Post World War II brought about great change in U.S. cities. These changes were occurred because of programs the government instituted after the war. The greatest change was seen with the demographics of a city. This change brought the movement of white Americas out of the inner city to the suburbs and the Africa Americas of the south migrating to northern cities. After the war many soldiers came back to their families with no where to live or work. There was no where to build in the city for new living arrangement the only option was to move out of the city and to the suburbs. The government then focused on the infrastructure of the city by implementing a new free way system to make the city accessible to those living in the new suburbs. The government instituted many tax breaks and bills to make the move easier for the returning soldiers. The G.I. Bill was the most influential offering free education for veterans and cheaper rates on homes in the suburbs.
The sparked a large movement of white middle class families out of the city along with the move was the huge population increased known as the baby boom. The baby boom was another factor contributing to the move out of the city. One of the examples of these new suburbs that was brought up in class Levittown. Named after William and Alfred, who ultimately built 140,000 houses and turned a cottage industry into a major manufacturing process (Jackson, 234). Located on the outskirts of Manhattan this was one the first examples of what was soon to come in suburbs. This sounds great and it was Levittown benefited many people by giving them a place live. However, it didn't help out everyone Levittown was a 100% white for majority 1950s through the 1960s. African Americans and other minorities were stuck in the city.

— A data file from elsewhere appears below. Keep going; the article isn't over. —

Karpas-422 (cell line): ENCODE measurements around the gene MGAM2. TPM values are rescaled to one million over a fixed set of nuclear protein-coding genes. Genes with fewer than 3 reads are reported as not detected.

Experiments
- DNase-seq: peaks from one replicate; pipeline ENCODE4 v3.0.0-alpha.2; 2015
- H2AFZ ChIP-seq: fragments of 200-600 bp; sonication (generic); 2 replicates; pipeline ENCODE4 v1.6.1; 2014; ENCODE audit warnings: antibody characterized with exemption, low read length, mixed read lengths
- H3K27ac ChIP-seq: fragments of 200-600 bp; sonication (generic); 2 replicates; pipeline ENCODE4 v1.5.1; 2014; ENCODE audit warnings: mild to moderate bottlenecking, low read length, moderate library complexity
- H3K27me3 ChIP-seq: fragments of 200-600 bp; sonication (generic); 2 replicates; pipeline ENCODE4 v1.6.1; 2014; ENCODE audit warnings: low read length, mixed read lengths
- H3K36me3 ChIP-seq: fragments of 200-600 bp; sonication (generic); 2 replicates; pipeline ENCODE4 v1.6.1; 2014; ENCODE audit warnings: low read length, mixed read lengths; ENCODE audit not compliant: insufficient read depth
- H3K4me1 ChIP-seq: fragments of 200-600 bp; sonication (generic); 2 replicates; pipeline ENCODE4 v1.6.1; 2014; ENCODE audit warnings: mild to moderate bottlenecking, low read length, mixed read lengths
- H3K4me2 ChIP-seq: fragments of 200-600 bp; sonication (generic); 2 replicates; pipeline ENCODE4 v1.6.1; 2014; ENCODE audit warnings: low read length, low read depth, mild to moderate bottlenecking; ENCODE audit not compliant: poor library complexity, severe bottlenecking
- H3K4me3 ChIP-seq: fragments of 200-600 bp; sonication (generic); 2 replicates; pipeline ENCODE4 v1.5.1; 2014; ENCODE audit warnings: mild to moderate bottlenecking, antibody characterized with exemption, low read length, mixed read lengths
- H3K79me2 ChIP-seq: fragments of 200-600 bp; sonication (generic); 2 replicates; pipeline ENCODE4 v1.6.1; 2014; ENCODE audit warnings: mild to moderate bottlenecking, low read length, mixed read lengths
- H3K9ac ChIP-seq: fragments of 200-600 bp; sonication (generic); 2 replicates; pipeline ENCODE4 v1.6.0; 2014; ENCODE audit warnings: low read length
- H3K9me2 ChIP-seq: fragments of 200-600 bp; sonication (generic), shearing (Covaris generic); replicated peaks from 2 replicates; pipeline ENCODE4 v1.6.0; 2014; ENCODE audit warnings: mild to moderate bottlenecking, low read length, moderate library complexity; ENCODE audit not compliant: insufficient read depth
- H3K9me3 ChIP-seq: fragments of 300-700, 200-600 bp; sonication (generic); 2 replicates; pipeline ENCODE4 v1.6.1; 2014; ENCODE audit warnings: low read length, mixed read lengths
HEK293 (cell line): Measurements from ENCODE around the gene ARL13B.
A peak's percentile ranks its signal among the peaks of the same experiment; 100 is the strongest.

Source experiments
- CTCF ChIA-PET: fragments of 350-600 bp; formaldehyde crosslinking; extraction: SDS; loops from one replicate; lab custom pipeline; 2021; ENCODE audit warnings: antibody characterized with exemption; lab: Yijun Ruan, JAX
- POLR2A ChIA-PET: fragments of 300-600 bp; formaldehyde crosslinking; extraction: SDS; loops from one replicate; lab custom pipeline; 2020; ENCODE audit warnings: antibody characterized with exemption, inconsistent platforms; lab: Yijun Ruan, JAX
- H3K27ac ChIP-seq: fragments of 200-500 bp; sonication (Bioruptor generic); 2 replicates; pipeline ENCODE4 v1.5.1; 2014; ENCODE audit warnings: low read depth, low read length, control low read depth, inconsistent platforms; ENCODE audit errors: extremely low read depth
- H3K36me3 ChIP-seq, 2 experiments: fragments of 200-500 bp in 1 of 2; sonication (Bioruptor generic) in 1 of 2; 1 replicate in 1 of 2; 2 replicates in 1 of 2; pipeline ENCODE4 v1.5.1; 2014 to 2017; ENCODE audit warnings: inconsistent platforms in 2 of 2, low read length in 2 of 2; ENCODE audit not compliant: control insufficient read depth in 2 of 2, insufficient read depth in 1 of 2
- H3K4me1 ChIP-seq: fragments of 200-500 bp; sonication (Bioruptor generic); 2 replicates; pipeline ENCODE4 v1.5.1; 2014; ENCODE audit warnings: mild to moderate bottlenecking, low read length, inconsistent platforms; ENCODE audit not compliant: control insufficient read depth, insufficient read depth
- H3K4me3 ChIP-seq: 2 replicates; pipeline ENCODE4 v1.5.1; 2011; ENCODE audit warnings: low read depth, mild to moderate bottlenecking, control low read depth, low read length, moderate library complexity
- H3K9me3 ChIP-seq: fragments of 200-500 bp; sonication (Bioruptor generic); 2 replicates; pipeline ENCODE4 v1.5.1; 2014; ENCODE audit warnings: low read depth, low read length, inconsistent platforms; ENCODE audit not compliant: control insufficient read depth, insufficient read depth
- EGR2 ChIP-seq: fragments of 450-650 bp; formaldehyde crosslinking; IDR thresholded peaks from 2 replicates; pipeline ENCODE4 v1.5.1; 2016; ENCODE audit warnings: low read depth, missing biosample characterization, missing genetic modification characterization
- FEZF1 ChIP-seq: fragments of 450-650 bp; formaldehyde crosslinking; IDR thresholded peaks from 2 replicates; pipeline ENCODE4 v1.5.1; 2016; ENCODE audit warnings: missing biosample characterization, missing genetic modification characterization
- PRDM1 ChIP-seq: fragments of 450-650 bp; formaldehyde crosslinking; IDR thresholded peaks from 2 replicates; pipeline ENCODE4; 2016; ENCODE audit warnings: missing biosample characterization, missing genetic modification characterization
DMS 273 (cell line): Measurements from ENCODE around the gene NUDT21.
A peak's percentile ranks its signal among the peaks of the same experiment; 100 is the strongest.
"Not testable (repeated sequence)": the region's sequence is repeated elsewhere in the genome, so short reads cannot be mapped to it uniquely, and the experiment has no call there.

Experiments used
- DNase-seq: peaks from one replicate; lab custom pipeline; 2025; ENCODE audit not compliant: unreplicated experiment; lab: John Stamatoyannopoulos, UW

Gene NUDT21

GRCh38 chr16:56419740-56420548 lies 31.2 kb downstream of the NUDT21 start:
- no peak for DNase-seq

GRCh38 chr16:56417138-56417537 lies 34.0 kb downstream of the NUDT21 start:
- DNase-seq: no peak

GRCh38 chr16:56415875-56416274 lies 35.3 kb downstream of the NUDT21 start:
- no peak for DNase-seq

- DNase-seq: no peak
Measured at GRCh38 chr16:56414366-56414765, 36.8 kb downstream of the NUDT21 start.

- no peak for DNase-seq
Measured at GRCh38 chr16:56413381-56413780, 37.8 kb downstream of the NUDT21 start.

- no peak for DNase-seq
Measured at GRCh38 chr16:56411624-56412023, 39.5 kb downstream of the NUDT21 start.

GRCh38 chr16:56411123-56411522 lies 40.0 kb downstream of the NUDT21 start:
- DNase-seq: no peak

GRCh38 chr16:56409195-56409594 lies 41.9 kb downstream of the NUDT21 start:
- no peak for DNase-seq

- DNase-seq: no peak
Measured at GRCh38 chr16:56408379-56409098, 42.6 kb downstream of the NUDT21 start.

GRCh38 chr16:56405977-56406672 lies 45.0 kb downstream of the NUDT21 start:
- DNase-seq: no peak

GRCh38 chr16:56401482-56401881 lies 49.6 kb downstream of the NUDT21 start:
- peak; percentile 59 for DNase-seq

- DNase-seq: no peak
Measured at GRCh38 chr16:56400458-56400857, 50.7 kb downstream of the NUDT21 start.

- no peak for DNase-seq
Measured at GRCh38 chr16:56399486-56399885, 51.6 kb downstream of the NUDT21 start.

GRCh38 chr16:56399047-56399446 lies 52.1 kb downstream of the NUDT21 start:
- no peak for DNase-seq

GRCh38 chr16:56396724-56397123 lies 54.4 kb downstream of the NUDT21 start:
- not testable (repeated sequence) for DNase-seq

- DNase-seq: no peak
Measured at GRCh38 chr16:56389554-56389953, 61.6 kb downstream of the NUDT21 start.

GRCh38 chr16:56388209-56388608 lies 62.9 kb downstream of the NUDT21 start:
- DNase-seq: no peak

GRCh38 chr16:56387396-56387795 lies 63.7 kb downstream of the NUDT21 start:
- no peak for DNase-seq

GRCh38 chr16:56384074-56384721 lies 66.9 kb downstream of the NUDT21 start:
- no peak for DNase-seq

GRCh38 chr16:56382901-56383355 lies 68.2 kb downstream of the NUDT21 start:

This was the beginning of the end for the industrial city because the jobs followed people factories were moving to more rural areas. There are many reasons as discussed in lecture why the jobs moved out of the city. First, it was cheaper to build the big factories where there was more space available. Second, this was during the cold war era where Americans were on high of alert of an attack at all times. Everything being placed in one central location in city could be a huge target for an attack.
So what does that mean for the city with the people and the jobs leaving? The example used in class was Detroit it became almost a ghost town in certain areas and where there were people it was not a good place to live. Poverty struck most of the city and what William Julius Wilson said it went from “institutional ghetto to a jobless ghetto”. This was referring to the public to the public housing minority groups were forced to live because their was no where else to go. The once Industrial people at least were able to obtain jobs and pay the bills while keeping some sort of standard of living. These conditions were not great but better that the jobless ghetto were we saw a spike in crime rates and even worse poverty. The standard of living was quite poor with times of now running water or heat in these public houses. There were no more jobs in the city so, what were these people to do because they can't move to the suburbs. “The once-lively streets-residents remember a time, not so long…